Watching Lewis Hamilton in Japan as he raced off into the distance to dominate yet another grand prix on Sunday, it is easy to fall into the trap of diminishing his achievements.
Make no mistake, Hamilton has much in his favour. Mercedes-GP the best car in the field? Check. A teammate who beats him only on rare occasions? Absolutely. Much opposition other than aforementioned teammate? Not really.
But as Hamilton closes in on retaining his world title, and winning his third overall, maybe one of the greatest skills a Formula One driver needs is the foresight to choose the right team.
Making the right decision on where to drive is arguably as important as what you do behind the wheel.
It is easy to forget that when Mercedes came calling in mid-2012 for Hamilton’s services they were not the force they are now; they had won just one race since returning to the sport in 2010. But there was clear potential there, especially with the rules about to change with the introduction of the 1.6-litre V6 turbo engines in 2014.
The sensible option for Hamilton would have been to stay with McLaren, a proven F1 outfit and the team who helped the British driver to his first world title, in 2008. But Hamilton took a chance and, well, the reward for his high-risk move could be seen in his dominance at Suzuka for his 20th win in 52 races for the German marque.
Choosing the right team is not easy. Just ask Fernando Alonso. The Spaniard has had to wear a brave face at McLaren this year. It finally cracked on Sunday.
Alonso criticised the performance of the Honda engine over the pit radio following a disappointing run to 11th place at the Japanese Grand Prix.
In 2006 Alonso effectively sealed his second drivers’ world title by winning at Suzuka, and at that stage he looked set to be the man that would dominate F1 for the next decade.
The fact that he has not won a championship since has nothing to do with talent – he has plenty – but everything to do with his innate ability to be in the wrong place at the wrong time.
It started to go wrong in his first spell at McLaren, in 2007, when his acrimonious relationship with team chief Ron Dennis led to him being released from his contract after just one year.
Alonso had almost won the title that season, missing out by a point, and the British team were equally strong in 2008 when Hamilton prevailed. That easily could have been Alonso winning the championship if he had kept his composure and avoided falling out with Dennis.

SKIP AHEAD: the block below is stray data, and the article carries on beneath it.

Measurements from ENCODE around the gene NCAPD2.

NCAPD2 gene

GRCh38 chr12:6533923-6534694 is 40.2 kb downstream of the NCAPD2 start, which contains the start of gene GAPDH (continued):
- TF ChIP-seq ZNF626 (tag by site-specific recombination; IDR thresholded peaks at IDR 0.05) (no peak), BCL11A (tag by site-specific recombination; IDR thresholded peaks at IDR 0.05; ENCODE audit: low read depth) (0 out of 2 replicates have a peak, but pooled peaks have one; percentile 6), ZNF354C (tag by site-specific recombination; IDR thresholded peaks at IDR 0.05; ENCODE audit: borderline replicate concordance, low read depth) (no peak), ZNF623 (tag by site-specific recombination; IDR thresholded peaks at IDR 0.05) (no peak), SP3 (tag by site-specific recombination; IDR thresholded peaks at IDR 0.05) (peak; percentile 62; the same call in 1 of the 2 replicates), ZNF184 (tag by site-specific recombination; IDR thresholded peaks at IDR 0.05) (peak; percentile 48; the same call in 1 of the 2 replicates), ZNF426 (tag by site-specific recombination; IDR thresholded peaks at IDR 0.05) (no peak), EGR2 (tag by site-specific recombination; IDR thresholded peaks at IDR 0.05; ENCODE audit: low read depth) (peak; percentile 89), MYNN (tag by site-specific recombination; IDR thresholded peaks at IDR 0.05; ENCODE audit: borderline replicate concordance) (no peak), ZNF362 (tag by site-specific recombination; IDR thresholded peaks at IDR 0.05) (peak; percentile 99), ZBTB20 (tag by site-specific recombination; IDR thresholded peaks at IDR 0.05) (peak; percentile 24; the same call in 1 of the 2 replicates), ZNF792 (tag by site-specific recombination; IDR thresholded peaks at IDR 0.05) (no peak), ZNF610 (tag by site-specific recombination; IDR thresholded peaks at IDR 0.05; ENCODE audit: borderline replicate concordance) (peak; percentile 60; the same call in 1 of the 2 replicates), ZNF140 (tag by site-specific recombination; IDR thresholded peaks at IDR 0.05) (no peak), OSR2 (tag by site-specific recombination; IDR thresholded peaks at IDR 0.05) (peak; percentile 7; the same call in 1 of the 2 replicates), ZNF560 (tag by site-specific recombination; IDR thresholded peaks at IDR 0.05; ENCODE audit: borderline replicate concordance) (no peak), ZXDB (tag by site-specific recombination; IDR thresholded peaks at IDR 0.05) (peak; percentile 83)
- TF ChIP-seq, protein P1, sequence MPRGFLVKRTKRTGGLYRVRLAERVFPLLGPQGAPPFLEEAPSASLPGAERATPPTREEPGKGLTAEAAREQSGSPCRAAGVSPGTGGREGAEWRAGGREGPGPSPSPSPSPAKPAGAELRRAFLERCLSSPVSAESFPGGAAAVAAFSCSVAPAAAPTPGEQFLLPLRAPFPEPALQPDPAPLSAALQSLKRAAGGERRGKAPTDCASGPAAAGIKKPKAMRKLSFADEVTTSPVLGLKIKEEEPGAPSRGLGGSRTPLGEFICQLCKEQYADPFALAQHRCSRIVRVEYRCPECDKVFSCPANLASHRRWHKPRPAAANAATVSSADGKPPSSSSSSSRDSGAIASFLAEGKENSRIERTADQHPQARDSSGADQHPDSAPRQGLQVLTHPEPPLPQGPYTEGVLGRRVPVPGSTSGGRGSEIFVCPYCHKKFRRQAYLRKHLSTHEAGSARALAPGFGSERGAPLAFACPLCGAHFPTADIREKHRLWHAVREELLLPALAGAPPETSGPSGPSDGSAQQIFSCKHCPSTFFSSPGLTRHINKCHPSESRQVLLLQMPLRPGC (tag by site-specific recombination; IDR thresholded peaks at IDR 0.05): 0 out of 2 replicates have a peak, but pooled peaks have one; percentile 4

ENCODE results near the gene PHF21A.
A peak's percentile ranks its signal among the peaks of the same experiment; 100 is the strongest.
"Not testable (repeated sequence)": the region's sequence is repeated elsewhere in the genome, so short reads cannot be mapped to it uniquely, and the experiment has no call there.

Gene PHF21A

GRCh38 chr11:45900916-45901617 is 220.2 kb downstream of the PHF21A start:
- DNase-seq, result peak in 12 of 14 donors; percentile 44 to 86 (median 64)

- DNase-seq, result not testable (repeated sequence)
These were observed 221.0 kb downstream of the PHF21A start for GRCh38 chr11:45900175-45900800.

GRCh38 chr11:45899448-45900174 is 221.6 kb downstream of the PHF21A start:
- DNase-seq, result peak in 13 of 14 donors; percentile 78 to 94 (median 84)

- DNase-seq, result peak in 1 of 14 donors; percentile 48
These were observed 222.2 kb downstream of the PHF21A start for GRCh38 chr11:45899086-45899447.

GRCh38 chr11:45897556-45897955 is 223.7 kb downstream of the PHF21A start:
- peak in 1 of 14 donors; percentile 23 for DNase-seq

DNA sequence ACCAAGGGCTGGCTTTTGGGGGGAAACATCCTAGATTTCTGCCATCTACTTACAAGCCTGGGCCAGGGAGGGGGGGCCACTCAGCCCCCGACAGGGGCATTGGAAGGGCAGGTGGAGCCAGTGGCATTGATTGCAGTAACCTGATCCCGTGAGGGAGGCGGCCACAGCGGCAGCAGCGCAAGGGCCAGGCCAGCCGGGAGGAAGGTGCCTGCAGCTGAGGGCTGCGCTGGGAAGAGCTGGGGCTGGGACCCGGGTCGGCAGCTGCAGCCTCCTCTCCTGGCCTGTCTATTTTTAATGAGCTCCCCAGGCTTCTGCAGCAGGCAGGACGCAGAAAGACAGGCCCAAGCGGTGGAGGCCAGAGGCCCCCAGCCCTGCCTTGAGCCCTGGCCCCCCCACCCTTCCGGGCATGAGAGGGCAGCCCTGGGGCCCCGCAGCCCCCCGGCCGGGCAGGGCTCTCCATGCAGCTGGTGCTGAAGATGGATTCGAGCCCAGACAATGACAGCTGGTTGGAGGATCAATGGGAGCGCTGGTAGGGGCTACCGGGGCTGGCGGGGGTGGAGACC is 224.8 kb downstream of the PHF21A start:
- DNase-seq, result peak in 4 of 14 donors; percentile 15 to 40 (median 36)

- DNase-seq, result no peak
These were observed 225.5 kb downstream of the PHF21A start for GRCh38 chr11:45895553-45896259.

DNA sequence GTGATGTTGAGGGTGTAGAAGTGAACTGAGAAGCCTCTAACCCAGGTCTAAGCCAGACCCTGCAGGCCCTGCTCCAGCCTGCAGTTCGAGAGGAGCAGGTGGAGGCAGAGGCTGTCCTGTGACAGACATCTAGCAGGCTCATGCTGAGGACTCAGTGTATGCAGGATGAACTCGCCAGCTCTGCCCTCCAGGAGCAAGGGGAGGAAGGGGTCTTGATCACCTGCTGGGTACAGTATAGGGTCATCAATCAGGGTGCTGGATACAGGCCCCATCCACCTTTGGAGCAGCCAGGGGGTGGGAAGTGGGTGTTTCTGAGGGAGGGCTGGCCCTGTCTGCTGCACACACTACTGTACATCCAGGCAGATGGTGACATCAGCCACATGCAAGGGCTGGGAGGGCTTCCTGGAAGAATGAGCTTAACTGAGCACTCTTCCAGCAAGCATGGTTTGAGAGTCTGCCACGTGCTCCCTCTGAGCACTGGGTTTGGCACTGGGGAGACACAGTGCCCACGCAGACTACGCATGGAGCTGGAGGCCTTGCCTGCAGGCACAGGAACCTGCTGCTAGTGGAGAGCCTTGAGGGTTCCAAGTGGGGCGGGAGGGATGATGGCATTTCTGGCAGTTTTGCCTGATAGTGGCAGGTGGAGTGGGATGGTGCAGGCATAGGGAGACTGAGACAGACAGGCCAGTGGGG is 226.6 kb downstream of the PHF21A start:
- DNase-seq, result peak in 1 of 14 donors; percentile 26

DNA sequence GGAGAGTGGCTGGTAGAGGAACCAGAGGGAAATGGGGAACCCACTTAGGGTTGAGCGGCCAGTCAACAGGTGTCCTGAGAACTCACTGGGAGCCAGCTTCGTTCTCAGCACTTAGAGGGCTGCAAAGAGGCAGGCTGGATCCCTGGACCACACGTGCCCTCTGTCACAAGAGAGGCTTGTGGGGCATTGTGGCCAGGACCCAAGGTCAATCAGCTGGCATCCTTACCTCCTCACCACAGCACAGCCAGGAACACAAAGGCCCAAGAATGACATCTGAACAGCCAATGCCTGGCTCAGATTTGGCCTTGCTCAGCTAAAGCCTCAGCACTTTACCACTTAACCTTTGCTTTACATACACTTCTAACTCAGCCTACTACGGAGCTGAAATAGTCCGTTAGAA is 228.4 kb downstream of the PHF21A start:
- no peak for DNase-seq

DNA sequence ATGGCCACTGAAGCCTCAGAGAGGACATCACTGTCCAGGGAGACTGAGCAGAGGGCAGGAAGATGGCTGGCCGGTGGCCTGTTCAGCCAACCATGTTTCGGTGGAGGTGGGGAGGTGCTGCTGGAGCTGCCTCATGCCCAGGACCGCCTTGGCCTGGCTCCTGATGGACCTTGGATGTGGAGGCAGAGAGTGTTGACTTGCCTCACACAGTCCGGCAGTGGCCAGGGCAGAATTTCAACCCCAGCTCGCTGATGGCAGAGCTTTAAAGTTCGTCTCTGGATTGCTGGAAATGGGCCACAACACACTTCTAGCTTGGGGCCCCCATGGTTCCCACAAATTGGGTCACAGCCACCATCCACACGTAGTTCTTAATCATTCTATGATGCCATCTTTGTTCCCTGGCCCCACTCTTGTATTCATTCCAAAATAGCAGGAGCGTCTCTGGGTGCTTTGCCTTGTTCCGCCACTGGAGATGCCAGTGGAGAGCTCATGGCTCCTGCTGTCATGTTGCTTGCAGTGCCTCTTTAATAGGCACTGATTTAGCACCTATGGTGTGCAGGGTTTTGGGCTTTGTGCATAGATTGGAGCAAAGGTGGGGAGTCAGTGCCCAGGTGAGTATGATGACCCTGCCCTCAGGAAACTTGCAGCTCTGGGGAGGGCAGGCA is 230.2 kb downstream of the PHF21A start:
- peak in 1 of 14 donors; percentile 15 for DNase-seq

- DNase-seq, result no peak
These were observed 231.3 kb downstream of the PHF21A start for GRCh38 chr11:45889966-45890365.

Instead, he was back at Renault, where he had won his two drivers’ titles, but by now they were no longer competing at the front of the grid.
Alonso was presented with the opportunity to join Red Bull Racing, then just a midfield team, but he chose to stay where he was at Renault and go to Ferrari for 2010. The latter move appeared shrewed, coming after a period in which Ferrari had won six drivers’ titles and 67 races in 10 years.
Unfortunately, for Alonso, this was to be the era of Red Bull and Sebastian Vettel as the Austrian team proved too good for everyone and dominated F1 for four years. Alonso overachieved in an average Ferrari for five years, going to the wire in the 2010 and 2012 championships but ultimately losing, to Vettel, in both.
He moved back to McLaren at the start of this year just in time for their partnership with Honda to get off to an awful start, with unreliability and lack of horsepower ruining their hopes of even a competitive season.
Alonso has not lost his skills. He again outshone teammate Jenson Button, the 2009 world champion, and no slouch himself, on Sunday and 11th place was a reasonable effort, given the tools he was working with.
Fans can understand Alonso’s frustration. He is too good a driver to be languishing in midfield, but it is ultimately his own fault he is where he is and that he is in serious danger of finishing his career with only two drivers’ titles.
His career choices have led him to be with McLaren and Honda. It could have been him winning all those titles with Red Bull. But it was not.
There is speculation Alonso is considering leaving F1, such is his disdain for Honda’s engines, with little evidence to suggest a dramatic improvement in performance any time soon.
But that would be F1’s loss. Hopefully, he will give McLaren time to try to rediscover their former standing on the grid: they are still the second-most-successful team in F1.
But one man’s woes are another man’s gains; Hamilton’s chosen career path should not be underestimated.
FOLLOW US ON TWITTER @NatSportUAE